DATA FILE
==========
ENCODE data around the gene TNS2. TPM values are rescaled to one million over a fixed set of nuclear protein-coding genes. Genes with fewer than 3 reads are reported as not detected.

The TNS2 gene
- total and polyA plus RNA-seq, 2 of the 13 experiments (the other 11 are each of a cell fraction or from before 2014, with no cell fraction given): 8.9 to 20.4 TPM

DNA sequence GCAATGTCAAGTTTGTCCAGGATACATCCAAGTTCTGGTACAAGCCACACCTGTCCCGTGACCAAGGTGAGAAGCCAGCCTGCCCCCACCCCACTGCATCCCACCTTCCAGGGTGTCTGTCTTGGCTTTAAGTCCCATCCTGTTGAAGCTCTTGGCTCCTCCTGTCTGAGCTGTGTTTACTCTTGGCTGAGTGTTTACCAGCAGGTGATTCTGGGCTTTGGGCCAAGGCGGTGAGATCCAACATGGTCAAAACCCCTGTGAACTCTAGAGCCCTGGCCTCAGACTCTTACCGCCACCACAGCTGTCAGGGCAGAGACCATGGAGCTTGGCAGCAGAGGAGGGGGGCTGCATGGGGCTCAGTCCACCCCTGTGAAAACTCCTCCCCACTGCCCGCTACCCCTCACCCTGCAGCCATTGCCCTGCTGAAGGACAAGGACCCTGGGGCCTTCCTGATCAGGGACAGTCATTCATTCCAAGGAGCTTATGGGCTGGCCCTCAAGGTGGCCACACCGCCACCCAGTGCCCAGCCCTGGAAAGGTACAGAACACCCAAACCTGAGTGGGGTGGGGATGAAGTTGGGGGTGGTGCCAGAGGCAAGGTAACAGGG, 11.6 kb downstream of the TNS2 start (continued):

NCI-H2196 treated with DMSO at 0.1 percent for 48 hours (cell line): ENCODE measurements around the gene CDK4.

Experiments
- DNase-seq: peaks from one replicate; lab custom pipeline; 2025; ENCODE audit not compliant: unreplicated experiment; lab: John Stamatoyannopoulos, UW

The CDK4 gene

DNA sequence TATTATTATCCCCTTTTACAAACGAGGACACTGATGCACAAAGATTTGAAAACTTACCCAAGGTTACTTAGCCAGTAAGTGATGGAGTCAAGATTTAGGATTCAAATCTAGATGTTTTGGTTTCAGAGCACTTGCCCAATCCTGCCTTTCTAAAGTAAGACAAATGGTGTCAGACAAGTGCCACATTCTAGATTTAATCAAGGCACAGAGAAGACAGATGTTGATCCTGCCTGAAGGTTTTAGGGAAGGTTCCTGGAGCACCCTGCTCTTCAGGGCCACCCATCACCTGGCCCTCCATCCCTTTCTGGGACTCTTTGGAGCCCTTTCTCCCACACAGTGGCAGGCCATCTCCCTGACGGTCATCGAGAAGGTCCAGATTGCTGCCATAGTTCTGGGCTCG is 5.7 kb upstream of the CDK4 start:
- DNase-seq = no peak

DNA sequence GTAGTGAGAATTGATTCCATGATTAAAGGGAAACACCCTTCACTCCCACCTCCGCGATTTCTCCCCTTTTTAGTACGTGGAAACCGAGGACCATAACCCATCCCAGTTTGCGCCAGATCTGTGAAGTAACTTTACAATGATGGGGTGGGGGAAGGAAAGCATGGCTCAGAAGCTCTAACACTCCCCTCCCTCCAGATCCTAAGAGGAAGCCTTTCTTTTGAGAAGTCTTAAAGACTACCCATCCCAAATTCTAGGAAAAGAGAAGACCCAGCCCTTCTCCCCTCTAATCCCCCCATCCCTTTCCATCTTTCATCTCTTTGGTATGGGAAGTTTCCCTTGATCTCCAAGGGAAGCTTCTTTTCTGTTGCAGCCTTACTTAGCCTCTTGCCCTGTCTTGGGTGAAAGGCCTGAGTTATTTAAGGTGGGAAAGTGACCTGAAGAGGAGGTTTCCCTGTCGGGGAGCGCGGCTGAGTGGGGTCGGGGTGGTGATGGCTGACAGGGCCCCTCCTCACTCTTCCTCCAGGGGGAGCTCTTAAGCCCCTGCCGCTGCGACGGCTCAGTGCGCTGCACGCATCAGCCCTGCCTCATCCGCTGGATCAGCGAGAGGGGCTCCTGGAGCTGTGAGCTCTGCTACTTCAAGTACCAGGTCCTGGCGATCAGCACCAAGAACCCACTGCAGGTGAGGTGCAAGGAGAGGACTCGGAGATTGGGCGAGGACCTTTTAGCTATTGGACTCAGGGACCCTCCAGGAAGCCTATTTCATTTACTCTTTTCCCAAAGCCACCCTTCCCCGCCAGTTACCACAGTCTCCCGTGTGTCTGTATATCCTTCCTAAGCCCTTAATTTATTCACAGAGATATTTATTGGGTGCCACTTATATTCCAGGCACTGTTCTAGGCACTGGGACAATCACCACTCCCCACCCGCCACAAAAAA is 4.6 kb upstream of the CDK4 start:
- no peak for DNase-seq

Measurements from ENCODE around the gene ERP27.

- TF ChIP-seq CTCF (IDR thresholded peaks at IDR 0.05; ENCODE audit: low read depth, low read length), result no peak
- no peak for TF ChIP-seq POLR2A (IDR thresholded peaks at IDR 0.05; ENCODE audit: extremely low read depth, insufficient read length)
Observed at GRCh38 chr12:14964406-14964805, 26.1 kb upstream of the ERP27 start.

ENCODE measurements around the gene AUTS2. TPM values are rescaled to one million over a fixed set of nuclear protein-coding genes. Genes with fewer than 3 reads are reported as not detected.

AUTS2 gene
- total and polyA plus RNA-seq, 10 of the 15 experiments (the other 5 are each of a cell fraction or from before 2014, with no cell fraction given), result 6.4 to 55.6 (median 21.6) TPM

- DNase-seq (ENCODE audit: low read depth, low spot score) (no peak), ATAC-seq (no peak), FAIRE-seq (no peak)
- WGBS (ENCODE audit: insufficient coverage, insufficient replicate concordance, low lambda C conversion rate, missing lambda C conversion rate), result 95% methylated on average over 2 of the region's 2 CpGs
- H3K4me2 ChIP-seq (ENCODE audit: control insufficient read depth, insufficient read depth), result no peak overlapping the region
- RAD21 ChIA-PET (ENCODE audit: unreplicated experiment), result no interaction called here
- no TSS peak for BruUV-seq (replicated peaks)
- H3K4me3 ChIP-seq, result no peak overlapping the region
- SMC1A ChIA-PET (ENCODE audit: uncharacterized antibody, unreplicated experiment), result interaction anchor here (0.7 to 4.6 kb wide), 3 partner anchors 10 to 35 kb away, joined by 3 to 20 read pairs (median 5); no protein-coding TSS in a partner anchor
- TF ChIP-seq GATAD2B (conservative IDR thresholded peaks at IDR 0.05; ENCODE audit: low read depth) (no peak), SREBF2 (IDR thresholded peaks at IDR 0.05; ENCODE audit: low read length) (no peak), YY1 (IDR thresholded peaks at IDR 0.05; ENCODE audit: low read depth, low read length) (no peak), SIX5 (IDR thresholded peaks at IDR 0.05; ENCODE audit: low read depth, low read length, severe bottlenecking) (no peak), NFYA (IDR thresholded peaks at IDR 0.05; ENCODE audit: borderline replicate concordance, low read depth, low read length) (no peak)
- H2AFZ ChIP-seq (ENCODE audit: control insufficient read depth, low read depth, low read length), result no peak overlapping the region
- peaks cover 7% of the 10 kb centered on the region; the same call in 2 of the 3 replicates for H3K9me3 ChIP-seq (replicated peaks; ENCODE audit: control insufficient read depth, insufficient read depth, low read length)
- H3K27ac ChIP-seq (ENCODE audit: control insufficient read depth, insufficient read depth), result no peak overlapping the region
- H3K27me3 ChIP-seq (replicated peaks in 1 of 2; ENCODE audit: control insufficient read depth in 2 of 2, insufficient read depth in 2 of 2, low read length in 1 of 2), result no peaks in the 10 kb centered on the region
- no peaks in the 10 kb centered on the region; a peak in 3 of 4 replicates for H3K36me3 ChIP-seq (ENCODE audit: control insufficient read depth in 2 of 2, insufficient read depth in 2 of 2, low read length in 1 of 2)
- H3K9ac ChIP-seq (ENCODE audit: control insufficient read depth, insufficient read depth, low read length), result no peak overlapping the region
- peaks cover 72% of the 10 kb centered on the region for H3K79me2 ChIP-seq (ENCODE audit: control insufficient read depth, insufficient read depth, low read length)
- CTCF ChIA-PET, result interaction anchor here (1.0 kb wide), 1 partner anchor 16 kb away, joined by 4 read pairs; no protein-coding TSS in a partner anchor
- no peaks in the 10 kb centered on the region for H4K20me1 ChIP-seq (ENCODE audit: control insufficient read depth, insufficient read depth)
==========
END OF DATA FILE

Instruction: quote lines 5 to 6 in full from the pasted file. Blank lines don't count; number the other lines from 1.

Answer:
NCI-H2196 treated with DMSO at 0.1 percent for 48 hours (cell line): ENCODE measurements around the gene CDK4.

Experiments